Q&A About Hearing Loss

If you are coming to the realization that you might have hearing loss, you are certainly not alone. Many people are diagnosed with hearing loss every year, and even more have hearing loss that goes undiagnosed. If you have realized—either through a hearing test or your own experience—that you have hearing loss, you are likely to have some associated questions coming to mind. The following are some of the frequently asked questions about hearing loss as well as the answers provided by scientists and hearing health experts. 

Are there any natural remedies for hearing loss, such as herbs or exercises I can do to improve my hearing?

The most common form of hearing loss comes from damage to the tiny hair-like cells of the inner ear called stereocilia. These cells are essential to picking up different types of sound and also to understand the subtle differences between units of speech. Although research is currently underway to determine if these cells can be regenerated through drug therapy, gene therapy, or stem-cell treatment, no solution has been found to the problem of permanent hearing damage. These researchers have also tested some of the potential “remedies” to be found online, including herbs, devices, and other natural treatments for hearing loss. Alas, none of these have turned out to be effective, so far. 

If hearing loss is degenerative, will I eventually become completely deaf?

This common form of hearing loss indeed causes the cells of the inner ear to become permanently damaged. Over time, more and more of these hair-like cells can become damaged due to noise exposure and a lifetime of inundation by everyday sound. Although this process is common and affects most people who reach older age, most people do not get to the point of total deafness. With the exception of people who have encountered a severe noise event or who have been subjected to loud sound for a very long time, most people with hearing loss “plateau” at some point, not regaining hearing ability but not continuing to lose more of it. 

Can I get a cochlear implant as an adult to treat my hearing loss?

Cochlear implants have been incredibly useful to bring hearing ability to some children who are born deaf. These devices are surgically inserted into the head and make it possible to resonate in a way that transmits hearing information to the brain. Although some adults are candidates for this type of intervention, it is generally reserved for those with profound hearing loss, whereby they are unable to hear much at all. If you have this degree of hearing loss and find that hearing aids are not helpful, then in rare cases an adult cochlear implant may be an option. Consult with your hearing health professional about treatment options if you have profound or total hearing loss.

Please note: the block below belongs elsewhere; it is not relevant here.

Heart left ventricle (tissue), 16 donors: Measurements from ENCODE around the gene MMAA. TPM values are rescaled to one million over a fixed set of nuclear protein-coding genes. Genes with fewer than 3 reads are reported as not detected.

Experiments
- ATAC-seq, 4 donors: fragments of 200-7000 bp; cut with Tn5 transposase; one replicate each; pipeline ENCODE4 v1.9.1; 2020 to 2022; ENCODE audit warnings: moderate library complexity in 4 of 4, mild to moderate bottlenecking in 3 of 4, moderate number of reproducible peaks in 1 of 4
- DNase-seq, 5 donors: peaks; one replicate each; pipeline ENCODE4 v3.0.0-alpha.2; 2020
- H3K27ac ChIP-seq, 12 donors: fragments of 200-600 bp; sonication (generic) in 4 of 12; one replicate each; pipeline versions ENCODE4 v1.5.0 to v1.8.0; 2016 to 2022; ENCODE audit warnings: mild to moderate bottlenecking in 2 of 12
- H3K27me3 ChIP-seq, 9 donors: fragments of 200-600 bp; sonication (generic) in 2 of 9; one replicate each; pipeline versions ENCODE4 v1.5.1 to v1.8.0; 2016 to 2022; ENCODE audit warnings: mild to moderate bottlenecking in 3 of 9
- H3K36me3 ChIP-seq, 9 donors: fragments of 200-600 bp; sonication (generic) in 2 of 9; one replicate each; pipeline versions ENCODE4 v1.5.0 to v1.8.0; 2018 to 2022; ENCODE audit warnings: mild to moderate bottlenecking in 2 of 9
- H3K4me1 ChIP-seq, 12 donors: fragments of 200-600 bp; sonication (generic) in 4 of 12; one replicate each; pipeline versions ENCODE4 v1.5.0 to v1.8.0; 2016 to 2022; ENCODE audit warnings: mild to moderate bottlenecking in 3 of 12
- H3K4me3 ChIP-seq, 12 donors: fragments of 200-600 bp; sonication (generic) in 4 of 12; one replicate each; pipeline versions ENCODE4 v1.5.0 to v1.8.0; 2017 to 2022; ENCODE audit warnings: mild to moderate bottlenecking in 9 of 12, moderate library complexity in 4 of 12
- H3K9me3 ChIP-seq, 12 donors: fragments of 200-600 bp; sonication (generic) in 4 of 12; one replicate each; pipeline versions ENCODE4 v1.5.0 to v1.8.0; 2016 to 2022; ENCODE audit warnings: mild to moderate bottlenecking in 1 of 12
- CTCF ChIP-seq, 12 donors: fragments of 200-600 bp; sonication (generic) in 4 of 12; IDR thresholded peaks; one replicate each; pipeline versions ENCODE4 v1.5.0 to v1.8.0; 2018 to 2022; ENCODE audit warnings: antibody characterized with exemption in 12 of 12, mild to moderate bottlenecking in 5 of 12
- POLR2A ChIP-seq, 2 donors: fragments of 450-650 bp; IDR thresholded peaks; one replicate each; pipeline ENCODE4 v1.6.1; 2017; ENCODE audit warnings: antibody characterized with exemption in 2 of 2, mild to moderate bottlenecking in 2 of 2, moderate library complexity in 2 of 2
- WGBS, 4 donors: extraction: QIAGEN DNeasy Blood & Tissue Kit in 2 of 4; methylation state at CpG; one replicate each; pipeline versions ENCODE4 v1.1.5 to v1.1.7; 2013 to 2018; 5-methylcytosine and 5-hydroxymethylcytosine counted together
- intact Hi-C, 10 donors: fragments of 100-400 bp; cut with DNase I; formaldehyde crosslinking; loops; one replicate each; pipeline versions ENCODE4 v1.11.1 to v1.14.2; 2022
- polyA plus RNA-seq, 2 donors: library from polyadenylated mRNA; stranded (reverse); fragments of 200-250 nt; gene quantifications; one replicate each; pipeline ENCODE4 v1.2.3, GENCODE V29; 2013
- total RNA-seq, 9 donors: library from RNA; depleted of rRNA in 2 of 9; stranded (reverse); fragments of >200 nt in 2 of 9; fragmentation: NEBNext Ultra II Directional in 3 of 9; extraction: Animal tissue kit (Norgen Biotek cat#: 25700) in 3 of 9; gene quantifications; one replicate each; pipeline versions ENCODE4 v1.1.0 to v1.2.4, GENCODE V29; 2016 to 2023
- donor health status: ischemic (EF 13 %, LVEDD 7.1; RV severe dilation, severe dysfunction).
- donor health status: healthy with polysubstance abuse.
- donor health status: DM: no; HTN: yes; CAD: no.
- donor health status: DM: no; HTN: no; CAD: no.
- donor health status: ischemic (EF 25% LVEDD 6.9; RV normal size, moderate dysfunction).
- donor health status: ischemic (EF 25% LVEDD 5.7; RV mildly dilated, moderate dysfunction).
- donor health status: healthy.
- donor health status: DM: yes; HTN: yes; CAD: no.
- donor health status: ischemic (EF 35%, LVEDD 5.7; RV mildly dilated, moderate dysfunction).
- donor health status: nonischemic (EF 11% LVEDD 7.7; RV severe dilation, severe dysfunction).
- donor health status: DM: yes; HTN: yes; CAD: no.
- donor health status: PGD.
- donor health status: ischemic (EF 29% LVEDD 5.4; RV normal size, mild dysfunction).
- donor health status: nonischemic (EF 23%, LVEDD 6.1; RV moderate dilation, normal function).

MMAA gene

If I have hearing loss only in one ear, can I save money by getting only one hearing aid?

Those who have hearing loss in only one ear—unilateral hearing loss—or much more hearing loss in one ear than the other—asymmetrical hearing loss—tend to be prescribed two hearing aids rather than one. Although the hearing loss might be worse in one ear than the other, there are several reasons to approach treatment with two ears. One of the most important things about having two hearing aids is to create a sense of spatial reasoning. Our brains use the relative volumes of sound in our two ears to judge where they are in proximity to the body. This function is also necessary to be able to locate a speaker or the source of sound. 

Although your hearing may not be very bad in one ear, using two hearing aids can be helpful to restore these spatial abilities as well as to develop a sense of balance. Furthermore, researchers have found that the sound in the left ear tends to be more sensitive to music while the right ear is more attuned to speech. This remarkable ability of the brain to differentiate according to the type of sound is one of the reasons both ears should be in top shape. As always follow the guidance of your hearing health professional in any hearing-related matter. 

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